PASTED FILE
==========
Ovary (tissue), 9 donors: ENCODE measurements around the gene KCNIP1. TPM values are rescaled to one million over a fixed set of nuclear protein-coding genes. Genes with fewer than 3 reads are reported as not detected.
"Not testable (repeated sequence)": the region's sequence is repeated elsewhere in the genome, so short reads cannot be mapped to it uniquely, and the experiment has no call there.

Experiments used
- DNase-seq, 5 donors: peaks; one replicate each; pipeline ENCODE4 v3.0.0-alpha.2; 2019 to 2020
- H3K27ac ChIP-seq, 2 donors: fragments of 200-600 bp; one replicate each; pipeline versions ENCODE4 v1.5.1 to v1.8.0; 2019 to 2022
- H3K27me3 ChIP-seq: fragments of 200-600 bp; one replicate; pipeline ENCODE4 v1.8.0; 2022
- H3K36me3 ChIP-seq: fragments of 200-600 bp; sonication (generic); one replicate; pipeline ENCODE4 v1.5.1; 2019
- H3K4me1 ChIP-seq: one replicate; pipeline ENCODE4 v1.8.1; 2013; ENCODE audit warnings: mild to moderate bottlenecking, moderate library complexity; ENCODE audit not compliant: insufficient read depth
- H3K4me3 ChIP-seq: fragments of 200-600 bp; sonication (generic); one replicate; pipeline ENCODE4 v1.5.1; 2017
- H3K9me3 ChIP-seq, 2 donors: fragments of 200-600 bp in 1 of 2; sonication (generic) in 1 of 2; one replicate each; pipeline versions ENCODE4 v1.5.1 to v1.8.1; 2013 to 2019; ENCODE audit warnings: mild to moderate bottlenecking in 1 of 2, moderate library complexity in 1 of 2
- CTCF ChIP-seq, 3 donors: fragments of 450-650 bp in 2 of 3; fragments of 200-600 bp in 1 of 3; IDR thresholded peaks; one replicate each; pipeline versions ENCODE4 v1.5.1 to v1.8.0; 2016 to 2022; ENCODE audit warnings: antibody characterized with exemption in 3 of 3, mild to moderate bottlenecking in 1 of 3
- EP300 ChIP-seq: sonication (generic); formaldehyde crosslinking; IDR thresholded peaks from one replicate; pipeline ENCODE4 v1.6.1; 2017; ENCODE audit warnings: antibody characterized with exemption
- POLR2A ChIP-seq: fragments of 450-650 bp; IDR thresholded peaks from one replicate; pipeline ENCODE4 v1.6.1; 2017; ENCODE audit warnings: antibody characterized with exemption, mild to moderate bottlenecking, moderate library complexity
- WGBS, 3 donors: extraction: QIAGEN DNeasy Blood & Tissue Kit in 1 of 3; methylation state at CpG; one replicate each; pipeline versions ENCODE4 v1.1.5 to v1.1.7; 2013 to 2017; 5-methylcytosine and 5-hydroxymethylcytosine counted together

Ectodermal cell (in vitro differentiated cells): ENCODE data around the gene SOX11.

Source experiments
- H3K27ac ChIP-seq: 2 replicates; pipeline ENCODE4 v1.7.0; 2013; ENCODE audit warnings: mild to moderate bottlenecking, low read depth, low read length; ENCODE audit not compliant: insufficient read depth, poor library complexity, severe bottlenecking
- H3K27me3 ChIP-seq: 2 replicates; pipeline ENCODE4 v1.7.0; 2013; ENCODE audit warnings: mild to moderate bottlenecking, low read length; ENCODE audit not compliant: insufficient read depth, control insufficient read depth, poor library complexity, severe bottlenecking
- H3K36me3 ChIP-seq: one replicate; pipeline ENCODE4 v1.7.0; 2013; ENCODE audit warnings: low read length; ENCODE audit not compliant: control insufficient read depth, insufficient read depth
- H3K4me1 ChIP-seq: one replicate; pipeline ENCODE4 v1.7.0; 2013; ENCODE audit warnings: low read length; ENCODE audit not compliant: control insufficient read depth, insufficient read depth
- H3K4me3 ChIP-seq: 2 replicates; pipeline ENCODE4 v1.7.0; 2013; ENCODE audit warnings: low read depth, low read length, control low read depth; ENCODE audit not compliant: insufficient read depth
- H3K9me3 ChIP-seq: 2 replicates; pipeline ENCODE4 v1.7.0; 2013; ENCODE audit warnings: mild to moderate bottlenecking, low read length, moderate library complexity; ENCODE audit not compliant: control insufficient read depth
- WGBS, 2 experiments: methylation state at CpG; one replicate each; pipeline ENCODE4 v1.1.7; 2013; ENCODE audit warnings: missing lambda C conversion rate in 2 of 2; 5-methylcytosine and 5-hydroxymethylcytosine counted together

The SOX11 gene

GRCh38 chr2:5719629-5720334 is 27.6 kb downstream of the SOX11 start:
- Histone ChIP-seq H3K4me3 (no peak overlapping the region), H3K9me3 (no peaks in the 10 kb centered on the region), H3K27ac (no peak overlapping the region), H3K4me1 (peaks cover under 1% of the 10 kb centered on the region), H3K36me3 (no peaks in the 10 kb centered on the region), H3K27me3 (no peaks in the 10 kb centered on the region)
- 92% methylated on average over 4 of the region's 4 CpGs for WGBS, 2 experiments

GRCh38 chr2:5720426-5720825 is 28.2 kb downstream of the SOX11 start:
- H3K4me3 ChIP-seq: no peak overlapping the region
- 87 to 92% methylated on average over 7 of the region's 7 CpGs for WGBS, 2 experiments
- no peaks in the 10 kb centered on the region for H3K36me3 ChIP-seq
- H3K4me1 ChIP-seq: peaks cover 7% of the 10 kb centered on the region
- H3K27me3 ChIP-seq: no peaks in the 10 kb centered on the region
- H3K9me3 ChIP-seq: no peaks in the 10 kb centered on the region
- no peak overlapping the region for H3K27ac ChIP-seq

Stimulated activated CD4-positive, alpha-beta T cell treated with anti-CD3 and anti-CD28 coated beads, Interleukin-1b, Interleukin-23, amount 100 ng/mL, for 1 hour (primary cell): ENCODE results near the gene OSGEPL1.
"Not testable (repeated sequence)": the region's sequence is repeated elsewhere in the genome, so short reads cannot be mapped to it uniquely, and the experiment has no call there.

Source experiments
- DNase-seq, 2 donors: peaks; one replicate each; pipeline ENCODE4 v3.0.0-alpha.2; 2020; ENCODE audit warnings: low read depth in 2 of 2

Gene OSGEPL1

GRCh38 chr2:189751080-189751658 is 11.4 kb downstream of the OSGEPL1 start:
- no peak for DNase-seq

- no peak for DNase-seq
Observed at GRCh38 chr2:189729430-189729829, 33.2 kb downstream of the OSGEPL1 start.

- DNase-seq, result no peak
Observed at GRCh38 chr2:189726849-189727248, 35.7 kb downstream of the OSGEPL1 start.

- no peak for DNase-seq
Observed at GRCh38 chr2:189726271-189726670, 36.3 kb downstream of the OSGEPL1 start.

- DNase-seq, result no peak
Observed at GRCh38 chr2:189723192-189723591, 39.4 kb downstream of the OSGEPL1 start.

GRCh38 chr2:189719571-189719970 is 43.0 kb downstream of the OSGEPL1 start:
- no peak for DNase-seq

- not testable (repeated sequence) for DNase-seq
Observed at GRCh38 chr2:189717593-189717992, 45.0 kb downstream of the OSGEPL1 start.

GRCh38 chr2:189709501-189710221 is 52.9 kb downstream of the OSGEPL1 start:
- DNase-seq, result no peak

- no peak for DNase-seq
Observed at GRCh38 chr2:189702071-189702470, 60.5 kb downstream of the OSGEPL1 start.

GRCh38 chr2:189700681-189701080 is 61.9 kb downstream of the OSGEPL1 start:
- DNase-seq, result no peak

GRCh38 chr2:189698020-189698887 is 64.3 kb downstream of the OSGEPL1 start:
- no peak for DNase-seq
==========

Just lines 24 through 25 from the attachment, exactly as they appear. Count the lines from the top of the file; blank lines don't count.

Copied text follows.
The SOX11 gene

GRCh38 chr2:5719629-5720334 is 27.6 kb downstream of the SOX11 start: